George V. Reilly

Now You Have 32 Problems

Some people, when confronted with a problem, think “I know, I'll use regular ex­pres­sions.” Now they have two problems.

— Jaime Zawinksi

A Twitter thread about very long regexes reminded me of the longest regex that I ever ran afoul of, a par­tic­u­lar­ly horrible multilevel mess that had worked acceptably on the 32-bit .NET CLR, but brought the 64-bit CLR to its knees.

Whenever I ran our ASP.NET web ap­pli­ca­tion [on Win64], it would go berserk, eat up all 4GB of my physical RAM, push the working set of IIS's w3wp.exe to 12GB, and max out one of my 4 cores! The only way to maintain any sanity was to run iisreset every 20 minutes to continue.

Explaining the epilog of fnmatch.translate, \Z(?ms)

I was debugging a filtering directory walker (on which, more to follow) and I was trying to figure out the mysterious suffix that fnmatch.translate appends to its result, \Z(?ms).

fnmatch.translate takes a Unix-style glob, like *.py or test_*.py[cod], and translates it character-by-character into a regular expression. It then appends \Z(?ms). Hence the latter glob becomes r'test\_.*\.py[cod]\Z(?ms)', using Python's raw string notation to avoid the backslash plague. Also, the ? wildcard character becomes the . regex special character, while the * wildcard becomes the .* greedy regex.

A Stack­Over­flow answer partially explains, which set me on the right track. (?ms) is equivalent to compiling the regex with re.MULTILINE | re.DOTALL. The re.DOTALL modifier makes the . special character match any continue.

64-bit Windows 7

I mentioned three weeks ago that I had just repaved my work dev box and installed the 64-bit version of the Windows 7 RC. Nine or ten years after I first ported parts of IIS to Win64, I am finally running my main desktop on 64-bit Windows. With one exception, it's been painless. Programs have just worked, devices have just worked. There are relatively few native x64 ap­pli­ca­tions, but for the most part it doesn't matter. The cases where it does matter—e.g., shell extensions such as Tor­tois­eSVN—are available as 64-bit binaries.

I briefly flirted with using the 64-bit build of Python, but realized that I would have to recompile several eggs as continue.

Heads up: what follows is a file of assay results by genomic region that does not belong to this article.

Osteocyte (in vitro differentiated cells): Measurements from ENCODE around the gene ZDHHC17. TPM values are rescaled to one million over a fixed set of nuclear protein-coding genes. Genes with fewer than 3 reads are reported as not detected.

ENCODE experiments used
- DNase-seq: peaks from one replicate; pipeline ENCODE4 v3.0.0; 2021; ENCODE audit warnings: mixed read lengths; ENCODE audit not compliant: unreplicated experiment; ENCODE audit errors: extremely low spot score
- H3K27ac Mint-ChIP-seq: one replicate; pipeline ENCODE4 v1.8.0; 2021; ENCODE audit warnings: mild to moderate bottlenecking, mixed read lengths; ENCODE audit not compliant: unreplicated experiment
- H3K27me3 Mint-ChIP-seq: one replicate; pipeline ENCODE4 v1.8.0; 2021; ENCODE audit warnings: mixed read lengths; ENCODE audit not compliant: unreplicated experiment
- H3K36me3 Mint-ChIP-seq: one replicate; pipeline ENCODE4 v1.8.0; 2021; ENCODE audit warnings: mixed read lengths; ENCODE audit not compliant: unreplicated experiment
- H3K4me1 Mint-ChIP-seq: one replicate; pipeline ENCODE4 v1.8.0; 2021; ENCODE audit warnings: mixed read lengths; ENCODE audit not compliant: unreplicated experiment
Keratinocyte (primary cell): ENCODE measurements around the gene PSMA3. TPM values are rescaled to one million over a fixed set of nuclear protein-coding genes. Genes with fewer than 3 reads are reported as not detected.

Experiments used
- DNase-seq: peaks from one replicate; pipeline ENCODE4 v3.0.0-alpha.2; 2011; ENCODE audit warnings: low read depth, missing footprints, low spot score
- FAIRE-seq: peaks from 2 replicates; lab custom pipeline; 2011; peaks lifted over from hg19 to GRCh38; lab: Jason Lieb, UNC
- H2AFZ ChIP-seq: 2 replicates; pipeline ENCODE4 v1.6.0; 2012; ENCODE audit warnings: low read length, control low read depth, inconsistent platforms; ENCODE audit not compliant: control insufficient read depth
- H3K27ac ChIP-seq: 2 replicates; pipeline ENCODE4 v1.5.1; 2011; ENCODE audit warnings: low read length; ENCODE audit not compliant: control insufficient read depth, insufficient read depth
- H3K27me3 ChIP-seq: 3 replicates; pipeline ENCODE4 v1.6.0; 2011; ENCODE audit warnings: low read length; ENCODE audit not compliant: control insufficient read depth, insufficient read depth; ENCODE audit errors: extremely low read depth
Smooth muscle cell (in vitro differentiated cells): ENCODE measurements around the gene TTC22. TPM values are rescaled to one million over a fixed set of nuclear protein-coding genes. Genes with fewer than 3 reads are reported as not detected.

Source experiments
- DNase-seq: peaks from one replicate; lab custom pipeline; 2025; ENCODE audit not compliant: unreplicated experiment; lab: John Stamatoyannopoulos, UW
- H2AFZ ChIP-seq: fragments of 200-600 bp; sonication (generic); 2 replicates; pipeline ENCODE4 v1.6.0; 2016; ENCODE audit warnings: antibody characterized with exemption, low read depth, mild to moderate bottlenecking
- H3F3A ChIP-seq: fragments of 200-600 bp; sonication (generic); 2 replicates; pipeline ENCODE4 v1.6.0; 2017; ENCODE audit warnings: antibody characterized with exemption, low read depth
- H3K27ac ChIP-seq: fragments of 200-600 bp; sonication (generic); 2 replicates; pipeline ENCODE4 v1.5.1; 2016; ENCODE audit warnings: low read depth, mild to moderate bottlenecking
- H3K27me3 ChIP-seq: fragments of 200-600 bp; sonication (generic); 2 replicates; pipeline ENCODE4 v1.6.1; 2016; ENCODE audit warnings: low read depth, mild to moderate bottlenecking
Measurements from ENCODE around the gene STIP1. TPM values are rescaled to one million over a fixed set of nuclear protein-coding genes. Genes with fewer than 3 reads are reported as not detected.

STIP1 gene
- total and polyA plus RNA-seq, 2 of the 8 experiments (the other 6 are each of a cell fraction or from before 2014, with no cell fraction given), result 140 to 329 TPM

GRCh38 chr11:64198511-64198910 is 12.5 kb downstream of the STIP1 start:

Ack - Better than Grep

On a Stack­Over­flow question about favorite Vim plugins, I learned about Ack, a re­place­ment for grep that's smarter about searching source trees.

Ack is written in Perl. The built-in :vimgrep is rather slow. It seems to have some Vim-specific overhead, such as creating swap files and executing BufRead autocmds. Ack is noticeably faster, though somewhat slower than GNU grep.

Which would you rather type to search a tree, ignoring the .svn and .git subtrees?

$ ack -i -l foobar
$ grep --exclude='*.svn*' --exclude='*.git*' -i -l -r foobar .

The ack takes 6 seconds to search 4500 files, while the grep completes in 2. This does not count the time that I spent trying continue.

Exuberant Ctags and JavaScript

Exuberant Ctags is an essential complement to Vim: it generates an index of symbol names (tags) for a set of source files. In Vim, just place the cursor on a function name and type C-] to go to its definition.

Ctags works well for most of the languages that I deal with, but falls down badly on modern JavaScript. Its built-in parser simply doesn't handle de­c­la­ra­tions like these:

Sizzle.selectors.filters.animated = function(elem) { // ...
ajaxSetup: function( settings ) {

I came across Unbad's workaround earlier tonight. His code didn't work for me, so I hacked on it until it did:

--regex-js=/([A-Za-z0-9._$]+)[ \t]*[:=][ \t]*\{/\1/,object/
--regex-js=/([A-Za-z0-9._$()]+)[ \t]*[:=][ \t]*function[ \t]*\(/\1/,function/
--regex-js=/function[ \t]+([A-Za-z0-9._$]+)[ \t]*\(([^)])\)/\1/,function/
--regex-js=/([A-Za-z0-9._$]+)[ \t]*[:=][ \t]*\[/\1/,array/
--regex-js=/([^= ]+)[ 

Rating with Stars

I want to be able to write some reviews and graph­i­cal­ly rate them with stars. I put together some trans­par­ent stars in Gimp and added a macro to dasBlog.

I'm going to rate this effort:


To get this effect, I simply wrote $stars(4.5).

(And I had to carefully construct the previous sentence so that dasBlog wouldn't invoke the stars macro.)

I'm hardnosed. I rarely give 5/5 to anything. I don't really expect to need the half stars, but I may want that fine control at some point.

To use this in your own blog, download the zipfile of star images.

Copy 5star*.gif to your blog's images directory. The *.xcf files continue.